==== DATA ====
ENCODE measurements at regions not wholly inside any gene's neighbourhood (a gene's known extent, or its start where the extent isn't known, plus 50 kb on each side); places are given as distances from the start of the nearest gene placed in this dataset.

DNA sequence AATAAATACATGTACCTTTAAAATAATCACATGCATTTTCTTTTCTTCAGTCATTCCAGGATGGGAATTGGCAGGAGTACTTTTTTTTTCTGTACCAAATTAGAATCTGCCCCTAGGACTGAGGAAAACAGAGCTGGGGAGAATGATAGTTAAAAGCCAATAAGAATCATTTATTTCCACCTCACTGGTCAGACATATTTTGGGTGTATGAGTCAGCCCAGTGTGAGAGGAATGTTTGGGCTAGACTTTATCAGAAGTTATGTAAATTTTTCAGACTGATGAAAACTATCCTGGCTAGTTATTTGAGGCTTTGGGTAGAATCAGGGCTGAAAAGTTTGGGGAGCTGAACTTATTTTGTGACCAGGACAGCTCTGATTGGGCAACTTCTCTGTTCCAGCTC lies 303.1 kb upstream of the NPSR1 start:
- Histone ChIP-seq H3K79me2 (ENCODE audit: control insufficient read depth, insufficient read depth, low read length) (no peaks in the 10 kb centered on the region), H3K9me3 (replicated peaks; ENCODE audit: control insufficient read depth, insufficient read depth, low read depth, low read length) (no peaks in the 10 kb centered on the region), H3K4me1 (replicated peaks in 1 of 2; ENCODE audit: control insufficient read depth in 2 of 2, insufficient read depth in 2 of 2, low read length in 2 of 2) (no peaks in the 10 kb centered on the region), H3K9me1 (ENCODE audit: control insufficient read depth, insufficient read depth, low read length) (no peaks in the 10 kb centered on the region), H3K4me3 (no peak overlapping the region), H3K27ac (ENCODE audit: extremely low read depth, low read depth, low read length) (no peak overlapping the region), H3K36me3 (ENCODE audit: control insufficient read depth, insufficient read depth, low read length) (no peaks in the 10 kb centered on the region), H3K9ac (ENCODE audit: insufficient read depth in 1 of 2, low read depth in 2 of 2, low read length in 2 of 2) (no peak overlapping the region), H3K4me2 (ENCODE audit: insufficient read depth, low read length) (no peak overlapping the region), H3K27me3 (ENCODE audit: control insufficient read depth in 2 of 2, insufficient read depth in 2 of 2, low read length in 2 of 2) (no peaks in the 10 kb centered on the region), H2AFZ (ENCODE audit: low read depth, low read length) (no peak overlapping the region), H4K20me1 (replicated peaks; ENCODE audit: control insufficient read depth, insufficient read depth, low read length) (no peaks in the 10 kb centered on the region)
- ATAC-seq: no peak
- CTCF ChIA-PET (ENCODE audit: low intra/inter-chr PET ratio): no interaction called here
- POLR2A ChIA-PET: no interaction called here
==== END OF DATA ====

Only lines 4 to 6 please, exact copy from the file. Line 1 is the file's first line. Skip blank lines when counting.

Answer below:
- ATAC-seq: no peak
- CTCF ChIA-PET (ENCODE audit: low intra/inter-chr PET ratio): no interaction called here
- POLR2A ChIA-PET: no interaction called here